At Sharpton’s D.C. protest, it’s deeper than Trump
While no fans of the president-elect, housing activists know their beef is bipartisan
In what could be a sign of the week to come, the weather on Jan. 14 in Washington, D.C., mimicked the mood at Al Sharpton’s National Action Network “We Shall Not Be Moved” march.
The protest kicked off the Martin Luther King Jr. Day weekend in the nation’s capital and was the first of a series of protests leading up to Friday’s inauguration of Donald J. Trump as the 45th president of the United States. Yvonne Murray and Elizabeth Scott — two of the hundreds in attendance — made the 230-mile trip from Brooklyn, New York, and their frustrations seemed to amplify the cold wind and freezing rain.
Beginning on the grounds of Washington Monument, the crowd made the half-mile trek along Independence Avenue to a park near the Martin Luther King Jr. Memorial. Protesters supported a potluck of causes: wage equality, women’s rights, criminal justice reform, health care and more. As precipitation fell in various forms, chants and hymns rang upward. At one point, shouts of “We want Obama back!” erupted. “We want Obamacare!” soon followed.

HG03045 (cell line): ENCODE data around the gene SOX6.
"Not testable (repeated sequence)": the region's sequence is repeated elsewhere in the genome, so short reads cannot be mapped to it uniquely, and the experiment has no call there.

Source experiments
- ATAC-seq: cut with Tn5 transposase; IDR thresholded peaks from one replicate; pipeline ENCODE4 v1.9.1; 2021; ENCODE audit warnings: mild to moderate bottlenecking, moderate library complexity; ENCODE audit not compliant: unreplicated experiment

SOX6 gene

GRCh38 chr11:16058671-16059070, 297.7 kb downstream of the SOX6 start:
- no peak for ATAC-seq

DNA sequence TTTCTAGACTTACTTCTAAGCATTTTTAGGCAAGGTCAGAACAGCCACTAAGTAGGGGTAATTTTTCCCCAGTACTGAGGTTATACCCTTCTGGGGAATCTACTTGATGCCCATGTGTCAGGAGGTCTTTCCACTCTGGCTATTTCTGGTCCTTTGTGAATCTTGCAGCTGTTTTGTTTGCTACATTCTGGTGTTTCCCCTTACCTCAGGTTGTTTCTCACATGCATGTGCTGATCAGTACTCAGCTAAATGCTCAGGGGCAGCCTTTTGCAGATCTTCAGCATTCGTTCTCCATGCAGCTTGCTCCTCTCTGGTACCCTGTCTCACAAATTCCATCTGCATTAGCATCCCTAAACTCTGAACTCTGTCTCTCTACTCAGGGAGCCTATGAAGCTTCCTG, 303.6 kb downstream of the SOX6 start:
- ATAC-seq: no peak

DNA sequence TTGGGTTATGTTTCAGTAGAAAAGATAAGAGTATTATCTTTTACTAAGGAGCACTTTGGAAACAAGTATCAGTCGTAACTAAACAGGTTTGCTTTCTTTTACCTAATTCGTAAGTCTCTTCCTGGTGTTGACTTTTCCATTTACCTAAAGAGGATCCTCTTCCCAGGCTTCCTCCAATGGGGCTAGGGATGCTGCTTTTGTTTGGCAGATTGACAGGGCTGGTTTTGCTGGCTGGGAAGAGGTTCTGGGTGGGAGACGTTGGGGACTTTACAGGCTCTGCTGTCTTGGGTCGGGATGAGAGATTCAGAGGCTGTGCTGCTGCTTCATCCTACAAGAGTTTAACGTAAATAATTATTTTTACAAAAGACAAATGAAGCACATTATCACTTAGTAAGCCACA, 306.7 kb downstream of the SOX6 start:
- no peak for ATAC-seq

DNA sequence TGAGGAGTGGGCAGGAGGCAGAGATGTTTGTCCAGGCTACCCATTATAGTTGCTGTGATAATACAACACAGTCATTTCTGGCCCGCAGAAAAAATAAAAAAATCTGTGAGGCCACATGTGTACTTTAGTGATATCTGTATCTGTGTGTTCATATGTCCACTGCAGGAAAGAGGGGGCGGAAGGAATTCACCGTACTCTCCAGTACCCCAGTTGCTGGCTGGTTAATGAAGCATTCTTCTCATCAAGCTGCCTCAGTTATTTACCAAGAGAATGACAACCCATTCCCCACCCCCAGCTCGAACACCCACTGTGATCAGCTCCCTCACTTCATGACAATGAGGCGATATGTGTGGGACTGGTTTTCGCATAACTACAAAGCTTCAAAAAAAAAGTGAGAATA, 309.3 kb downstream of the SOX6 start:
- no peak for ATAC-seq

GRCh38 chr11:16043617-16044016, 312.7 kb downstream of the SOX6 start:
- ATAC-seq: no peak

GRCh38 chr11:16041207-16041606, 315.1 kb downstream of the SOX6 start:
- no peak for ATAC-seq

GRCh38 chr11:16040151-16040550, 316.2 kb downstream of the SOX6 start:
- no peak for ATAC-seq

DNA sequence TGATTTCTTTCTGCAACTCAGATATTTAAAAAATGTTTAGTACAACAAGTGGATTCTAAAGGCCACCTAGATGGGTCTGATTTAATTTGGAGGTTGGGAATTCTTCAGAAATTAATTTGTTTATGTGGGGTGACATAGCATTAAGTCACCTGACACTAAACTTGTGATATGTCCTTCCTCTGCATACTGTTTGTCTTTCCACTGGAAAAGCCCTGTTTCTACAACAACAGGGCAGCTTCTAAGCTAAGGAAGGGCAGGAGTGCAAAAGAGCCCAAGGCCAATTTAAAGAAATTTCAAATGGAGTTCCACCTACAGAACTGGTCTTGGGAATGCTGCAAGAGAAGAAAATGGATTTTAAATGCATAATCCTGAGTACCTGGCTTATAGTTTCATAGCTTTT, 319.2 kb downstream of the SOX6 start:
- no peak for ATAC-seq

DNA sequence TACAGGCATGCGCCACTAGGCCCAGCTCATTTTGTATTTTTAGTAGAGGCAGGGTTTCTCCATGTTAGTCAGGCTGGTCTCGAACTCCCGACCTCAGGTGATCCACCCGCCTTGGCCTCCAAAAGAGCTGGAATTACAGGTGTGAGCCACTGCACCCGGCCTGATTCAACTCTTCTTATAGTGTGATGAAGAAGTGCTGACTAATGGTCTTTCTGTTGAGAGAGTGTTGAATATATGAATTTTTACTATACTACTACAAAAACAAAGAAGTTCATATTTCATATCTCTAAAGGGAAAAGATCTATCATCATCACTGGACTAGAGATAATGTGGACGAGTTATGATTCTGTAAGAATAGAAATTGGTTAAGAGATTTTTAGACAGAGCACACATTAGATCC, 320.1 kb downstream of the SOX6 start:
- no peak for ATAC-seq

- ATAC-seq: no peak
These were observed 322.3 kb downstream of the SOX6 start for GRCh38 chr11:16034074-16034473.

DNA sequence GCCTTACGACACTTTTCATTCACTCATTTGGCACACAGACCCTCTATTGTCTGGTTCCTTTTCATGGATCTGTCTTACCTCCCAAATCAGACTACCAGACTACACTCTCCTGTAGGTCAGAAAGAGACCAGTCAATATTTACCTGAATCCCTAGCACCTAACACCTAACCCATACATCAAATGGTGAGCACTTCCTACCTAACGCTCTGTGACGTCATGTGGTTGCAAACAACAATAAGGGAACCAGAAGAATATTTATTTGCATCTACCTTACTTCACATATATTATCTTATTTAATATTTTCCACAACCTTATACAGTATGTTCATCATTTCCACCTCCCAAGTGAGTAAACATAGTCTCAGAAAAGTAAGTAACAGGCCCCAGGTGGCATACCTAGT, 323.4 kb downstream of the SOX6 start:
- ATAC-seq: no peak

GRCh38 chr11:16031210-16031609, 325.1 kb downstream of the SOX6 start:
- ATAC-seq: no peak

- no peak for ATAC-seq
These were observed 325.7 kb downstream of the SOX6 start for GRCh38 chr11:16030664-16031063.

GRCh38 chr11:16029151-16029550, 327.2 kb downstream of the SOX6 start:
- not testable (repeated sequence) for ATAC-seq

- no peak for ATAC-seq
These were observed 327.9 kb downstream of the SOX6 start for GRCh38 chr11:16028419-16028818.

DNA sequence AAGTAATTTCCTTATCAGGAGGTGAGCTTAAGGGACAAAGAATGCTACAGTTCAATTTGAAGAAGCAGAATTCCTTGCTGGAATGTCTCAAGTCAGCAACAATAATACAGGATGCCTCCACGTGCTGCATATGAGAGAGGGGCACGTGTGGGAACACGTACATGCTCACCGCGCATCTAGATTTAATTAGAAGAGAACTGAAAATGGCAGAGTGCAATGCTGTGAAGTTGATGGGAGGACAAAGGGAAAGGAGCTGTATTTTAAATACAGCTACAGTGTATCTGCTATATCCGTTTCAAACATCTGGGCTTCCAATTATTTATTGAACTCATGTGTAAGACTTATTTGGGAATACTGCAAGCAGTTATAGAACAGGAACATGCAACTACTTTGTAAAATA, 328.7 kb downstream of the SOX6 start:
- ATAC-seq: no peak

Murray and Scott were two of more than 20 protesters from the Committee for Independent Community Action (CICA), a public housing advocacy organization, which opposes a controversial plan to involve the private sector in solving the financial difficulties of the New York City Housing Authority. Their beef stems from years of deplorable treatment and living conditions. Their passion comes from memories of families and friends forced out of their own neighborhoods — and sometimes into homelessness.
From the outside, it could have been easy to assume that the soon-to-be president would receive the brunt of the march’s vitriol. Trump began the holiday weekend with a new round of controversy that has become the calling card of his political existence. U.S. Rep. John Lewis (D-Georgia), a civil rights icon, had criticized Trump in an interview as not “a legitimate president.” On Twitter, Trump responded that Lewis, who was famously beaten by state troopers at the 1965 march in Selma, Alabama, was “all talk, talk, talk — no action or results.”
The New York housing activists worried about what a Trump administration means for their fight against housing discrimination and for more public housing. For years, they and Trump have been less than cordial inhabitants of the same city.